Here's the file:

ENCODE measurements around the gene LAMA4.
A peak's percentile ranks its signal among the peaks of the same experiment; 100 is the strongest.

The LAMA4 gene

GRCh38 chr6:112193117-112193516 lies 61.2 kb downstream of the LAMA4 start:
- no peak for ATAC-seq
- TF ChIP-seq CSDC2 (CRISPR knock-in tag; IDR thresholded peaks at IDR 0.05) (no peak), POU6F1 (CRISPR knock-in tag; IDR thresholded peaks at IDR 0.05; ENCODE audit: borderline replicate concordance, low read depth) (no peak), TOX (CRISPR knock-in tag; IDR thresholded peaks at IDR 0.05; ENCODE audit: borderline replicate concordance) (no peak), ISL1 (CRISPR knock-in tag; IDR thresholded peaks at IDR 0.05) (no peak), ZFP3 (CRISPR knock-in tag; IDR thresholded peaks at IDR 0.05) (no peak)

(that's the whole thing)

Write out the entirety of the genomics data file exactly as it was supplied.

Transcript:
ENCODE measurements around the gene LAMA4.
A peak's percentile ranks its signal among the peaks of the same experiment; 100 is the strongest.

The LAMA4 gene

GRCh38 chr6:112193117-112193516 lies 61.2 kb downstream of the LAMA4 start:
- no peak for ATAC-seq
- TF ChIP-seq CSDC2 (CRISPR knock-in tag; IDR thresholded peaks at IDR 0.05) (no peak), POU6F1 (CRISPR knock-in tag; IDR thresholded peaks at IDR 0.05; ENCODE audit: borderline replicate concordance, low read depth) (no peak), TOX (CRISPR knock-in tag; IDR thresholded peaks at IDR 0.05; ENCODE audit: borderline replicate concordance) (no peak), ISL1 (CRISPR knock-in tag; IDR thresholded peaks at IDR 0.05) (no peak), ZFP3 (CRISPR knock-in tag; IDR thresholded peaks at IDR 0.05) (no peak)